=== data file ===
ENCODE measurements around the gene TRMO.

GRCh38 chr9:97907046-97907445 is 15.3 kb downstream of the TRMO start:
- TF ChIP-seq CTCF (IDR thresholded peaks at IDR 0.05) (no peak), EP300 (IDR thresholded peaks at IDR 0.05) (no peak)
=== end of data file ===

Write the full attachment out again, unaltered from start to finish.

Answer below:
ENCODE measurements around the gene TRMO.

GRCh38 chr9:97907046-97907445 is 15.3 kb downstream of the TRMO start:
- TF ChIP-seq CTCF (IDR thresholded peaks at IDR 0.05) (no peak), EP300 (IDR thresholded peaks at IDR 0.05) (no peak)